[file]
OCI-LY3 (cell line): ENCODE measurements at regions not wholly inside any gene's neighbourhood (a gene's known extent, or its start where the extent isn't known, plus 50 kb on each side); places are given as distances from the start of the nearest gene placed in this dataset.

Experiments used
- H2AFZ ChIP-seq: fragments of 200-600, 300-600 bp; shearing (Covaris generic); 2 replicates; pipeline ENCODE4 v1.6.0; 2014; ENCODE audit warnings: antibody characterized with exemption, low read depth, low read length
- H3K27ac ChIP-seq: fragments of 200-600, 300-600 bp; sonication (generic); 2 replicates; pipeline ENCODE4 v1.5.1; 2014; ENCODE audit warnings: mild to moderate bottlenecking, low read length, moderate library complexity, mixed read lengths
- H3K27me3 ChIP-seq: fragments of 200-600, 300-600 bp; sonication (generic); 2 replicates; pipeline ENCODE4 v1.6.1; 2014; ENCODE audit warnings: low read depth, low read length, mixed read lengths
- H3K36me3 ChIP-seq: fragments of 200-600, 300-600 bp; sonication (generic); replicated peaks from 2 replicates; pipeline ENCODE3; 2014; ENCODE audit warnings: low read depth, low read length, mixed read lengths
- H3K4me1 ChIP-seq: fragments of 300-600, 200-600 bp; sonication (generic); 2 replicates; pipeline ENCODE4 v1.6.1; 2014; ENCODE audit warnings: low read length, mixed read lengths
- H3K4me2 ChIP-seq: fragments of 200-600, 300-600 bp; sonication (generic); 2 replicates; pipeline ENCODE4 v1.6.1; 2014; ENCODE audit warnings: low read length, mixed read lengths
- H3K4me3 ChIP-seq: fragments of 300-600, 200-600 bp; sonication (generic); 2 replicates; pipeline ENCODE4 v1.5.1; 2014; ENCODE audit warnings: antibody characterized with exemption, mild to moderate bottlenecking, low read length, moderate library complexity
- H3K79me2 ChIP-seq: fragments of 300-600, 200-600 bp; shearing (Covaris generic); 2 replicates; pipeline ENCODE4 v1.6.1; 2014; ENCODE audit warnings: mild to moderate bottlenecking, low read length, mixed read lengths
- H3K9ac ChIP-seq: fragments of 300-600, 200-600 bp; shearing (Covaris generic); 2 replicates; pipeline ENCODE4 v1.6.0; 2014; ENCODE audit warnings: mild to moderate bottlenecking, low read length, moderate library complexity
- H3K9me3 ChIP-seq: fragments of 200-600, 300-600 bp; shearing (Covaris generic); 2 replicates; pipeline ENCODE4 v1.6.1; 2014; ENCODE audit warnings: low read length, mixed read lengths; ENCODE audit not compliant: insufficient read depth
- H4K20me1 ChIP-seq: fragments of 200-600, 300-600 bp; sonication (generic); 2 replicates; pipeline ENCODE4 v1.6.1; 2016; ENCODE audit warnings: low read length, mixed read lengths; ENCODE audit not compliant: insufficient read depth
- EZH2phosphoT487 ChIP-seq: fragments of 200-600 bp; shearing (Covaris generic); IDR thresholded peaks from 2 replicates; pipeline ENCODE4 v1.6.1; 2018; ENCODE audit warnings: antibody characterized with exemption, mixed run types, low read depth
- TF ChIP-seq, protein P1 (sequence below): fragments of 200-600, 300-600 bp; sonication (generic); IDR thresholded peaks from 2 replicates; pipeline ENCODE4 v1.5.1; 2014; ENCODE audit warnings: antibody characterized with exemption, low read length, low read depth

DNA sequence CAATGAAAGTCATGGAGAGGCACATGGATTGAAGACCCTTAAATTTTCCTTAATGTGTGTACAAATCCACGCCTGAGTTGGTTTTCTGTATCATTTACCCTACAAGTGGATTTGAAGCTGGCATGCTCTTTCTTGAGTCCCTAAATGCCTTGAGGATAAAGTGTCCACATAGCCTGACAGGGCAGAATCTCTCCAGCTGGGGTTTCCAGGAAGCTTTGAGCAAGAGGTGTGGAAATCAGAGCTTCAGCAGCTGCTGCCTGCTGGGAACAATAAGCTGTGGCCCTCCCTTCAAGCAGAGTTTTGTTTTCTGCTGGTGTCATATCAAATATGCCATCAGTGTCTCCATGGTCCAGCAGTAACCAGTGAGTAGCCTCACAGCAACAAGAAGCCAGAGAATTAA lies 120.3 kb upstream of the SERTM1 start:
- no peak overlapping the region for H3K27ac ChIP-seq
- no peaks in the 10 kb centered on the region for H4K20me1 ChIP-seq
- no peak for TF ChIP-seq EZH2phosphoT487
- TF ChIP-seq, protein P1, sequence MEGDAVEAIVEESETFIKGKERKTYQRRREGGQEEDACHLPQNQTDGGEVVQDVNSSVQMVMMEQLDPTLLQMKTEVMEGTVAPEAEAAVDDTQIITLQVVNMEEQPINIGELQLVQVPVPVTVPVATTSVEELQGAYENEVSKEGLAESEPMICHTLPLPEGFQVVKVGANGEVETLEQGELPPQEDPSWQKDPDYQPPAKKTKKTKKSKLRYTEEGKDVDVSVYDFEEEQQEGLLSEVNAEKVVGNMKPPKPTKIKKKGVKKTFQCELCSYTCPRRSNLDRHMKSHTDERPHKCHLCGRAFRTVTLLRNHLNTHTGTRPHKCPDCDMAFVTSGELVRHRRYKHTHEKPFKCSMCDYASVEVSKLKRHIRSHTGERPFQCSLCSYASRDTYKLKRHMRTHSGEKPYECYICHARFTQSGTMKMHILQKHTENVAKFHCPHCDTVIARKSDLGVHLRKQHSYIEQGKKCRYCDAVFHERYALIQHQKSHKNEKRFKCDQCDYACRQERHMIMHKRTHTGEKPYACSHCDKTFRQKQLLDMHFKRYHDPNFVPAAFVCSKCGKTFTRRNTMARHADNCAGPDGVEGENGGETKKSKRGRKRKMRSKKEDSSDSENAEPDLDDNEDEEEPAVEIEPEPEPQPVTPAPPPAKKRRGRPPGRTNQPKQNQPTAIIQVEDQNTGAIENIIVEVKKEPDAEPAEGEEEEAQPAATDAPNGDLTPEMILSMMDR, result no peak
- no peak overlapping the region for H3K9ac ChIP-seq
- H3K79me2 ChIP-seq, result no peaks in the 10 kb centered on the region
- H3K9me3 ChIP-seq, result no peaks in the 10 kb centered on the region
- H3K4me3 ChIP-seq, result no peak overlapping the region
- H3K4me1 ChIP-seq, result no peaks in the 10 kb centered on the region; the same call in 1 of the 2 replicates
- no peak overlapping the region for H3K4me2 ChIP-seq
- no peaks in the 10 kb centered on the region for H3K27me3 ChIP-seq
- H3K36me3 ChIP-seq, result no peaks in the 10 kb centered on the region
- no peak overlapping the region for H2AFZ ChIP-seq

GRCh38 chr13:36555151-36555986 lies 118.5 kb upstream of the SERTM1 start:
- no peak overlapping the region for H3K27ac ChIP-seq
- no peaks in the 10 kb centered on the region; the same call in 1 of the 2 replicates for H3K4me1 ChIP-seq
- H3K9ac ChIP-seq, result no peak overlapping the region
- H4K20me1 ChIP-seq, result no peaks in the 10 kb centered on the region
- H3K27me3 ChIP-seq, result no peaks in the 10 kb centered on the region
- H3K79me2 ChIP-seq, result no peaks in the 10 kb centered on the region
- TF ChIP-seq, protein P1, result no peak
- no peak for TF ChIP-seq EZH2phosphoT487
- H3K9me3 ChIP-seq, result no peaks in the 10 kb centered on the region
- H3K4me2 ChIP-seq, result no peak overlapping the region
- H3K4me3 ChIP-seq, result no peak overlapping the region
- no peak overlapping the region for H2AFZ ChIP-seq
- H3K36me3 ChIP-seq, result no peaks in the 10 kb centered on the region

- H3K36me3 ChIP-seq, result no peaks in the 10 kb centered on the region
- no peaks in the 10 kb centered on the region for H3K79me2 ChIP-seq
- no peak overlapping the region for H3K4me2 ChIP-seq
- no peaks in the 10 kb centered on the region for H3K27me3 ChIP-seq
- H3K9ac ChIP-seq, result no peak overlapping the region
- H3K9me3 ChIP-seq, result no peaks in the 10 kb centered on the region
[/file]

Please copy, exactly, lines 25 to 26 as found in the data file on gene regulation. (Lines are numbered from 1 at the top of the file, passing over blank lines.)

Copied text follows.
- H3K4me1 ChIP-seq, result no peaks in the 10 kb centered on the region; the same call in 1 of the 2 replicates
- no peak overlapping the region for H3K4me2 ChIP-seq